Sainsbury’s commits £1bn to become net-zero by 2040

Sainsbury’s will work with suppliers to help them set individual net-zero commitments

Sainsbury’s has today (28 January) committed a £1bn investment to implement a raft of programme changes to reduce carbon emissions, food waste, water use and plastic packaging while increasing biodiversity and improving healthy and sustainable eating for customers.

The headline ambition of the new programme is a commitment to reach net-zero emissions by 2040 – 10 years ahead of the UK Government’s net-zero target and aligned to the highest ambition of the Paris Agreement.

Sainsbury’s chief executive Mike Coupe said: “Our commitment has always been to help customers live well for less, but we must recognise that living well now also means living sustainably.

“We have a duty to the communities we serve to continue to reduce the impact our business has on the environment and we are committing to reduce our own carbon emissions and become net-zero by 2040, ten years ahead of the government’s own targets, because 2050 isn’t soon enough.”

The investment will cover Sainsbury’s Scope 1 and 2 emissions and the retailer will work with the Carbon Trust to set science-based targets. The retailer’s current carbon footprint is one million tonnes, which is a 35% absolute reduction in the last 15 years despite the size of the company increasing by 46% over the same timeframe.

Sainsbury’s will work with suppliers to help them set individual net-zero commitments.

The retailer has previously invested £260m across more than 3,000 sustainability initiatives in the past 10 years, including a nationwide LED lighting programme – by the end of 2022, all Sainsbury’s stores will be 100% lit by LED – and a focus on natural refrigerants.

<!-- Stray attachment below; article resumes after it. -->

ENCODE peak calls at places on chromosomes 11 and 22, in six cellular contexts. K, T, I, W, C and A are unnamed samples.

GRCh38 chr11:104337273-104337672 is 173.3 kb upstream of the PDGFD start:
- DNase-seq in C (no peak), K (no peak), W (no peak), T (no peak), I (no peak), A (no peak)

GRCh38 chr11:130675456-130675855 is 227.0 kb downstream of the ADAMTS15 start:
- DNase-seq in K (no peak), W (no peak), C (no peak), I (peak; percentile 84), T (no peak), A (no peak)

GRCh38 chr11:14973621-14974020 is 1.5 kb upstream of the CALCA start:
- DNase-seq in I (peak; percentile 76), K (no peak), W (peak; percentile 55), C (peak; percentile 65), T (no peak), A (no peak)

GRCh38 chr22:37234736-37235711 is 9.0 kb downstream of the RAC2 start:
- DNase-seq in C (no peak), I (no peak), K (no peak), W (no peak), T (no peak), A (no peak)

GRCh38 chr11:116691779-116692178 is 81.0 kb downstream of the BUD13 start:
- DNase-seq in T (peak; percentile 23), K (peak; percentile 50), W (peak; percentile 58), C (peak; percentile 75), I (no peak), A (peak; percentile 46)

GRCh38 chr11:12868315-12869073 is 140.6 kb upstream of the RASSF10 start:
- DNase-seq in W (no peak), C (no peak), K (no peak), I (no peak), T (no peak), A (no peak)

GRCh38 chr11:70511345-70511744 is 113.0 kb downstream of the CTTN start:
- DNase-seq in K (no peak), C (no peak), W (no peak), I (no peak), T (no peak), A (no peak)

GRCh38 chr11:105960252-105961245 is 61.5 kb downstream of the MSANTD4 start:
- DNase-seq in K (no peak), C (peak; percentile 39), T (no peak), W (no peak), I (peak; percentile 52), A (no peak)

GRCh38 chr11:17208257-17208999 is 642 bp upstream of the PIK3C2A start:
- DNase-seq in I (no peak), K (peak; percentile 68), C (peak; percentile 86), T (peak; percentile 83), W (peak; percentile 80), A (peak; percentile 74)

Broader strategy

Sainsbury’s will now work to increase its use of renewable energy use while reducing energy consumption. Natural refrigerants will continue to be scaled up across stores and 20% of the company’s fleet will use low-carbon or zero-carbon fuels by 2025.

On water, Sainsbury’s already uses one billion litres less annually compared to 2005 and is targeting water-neutrality by 2040.

More broadly, Sainsbury’s has targets in place to halve plastic packaging by 2025, halving food waste by 2030 and will ensure that the impact of its operations is net positive for biodiversity

Sainsbury’s has sent no food to landfill since 2013 and runs more than 2,000 food donation programmes to combat food waste. In total, 87% of Sainsbury’s stores redistribute food.

COP26 President-Designate Claire O’Neill said: “It’s fantastic to see Sainsbury’s committing to hitting net-zero by 2040. It’s vital that big organisations recognise the responsibility they have in curbing emissions.

“Today’s announcement is an outstanding example that being green shouldn’t be a barrier to success. I hope to see other major supermarkets following their lead ahead of the COP26 UN climate conference later this year in Glasgow.”

On diets, Sainsbury’s is working towards 100% sustainably sourced seafood by the end of 2020 and sources more than 98% of palm oil used in 1,700 own-brand products from sustainable sources. Sainsbury’s will ensure that 100% of soy-derived from “high-risk” origins is certified as sustainable and doesn’t contribute to deforestation.

The new net-zero commitment makes no mention of offsetting, but Sainsbury’s has planted more than 3.8 million trees during a fifteen-year partnership with The Woodland Trust and will plant a further 1.5 million trees by 2025. According to the retailers, this has the potential to mitigate 375,000 tonnes of CO2.

Commenting on the announcement, Friends of the Earth’s head of policy Mike Childs said: “It’s encouraging to see Sainsbury’s stepping up to the plate on the climate emergency – the rapid transition to a net-zero economy is urgently required. Supermarkets have a huge influence on our personal carbon footprints, so the more they can do to embrace and encourage greener lifestyles the better for us all. 
“Encouraging and supporting the switch to a more plant-based diet is particularly important – eating less, but better quality, meat and dairy would be healthier for people and the planet. The influence supermarket chains have over suppliers is also huge – they must use that to encourage better environmental standards while ensuring a fair deal for farmers.”

Matt Mace

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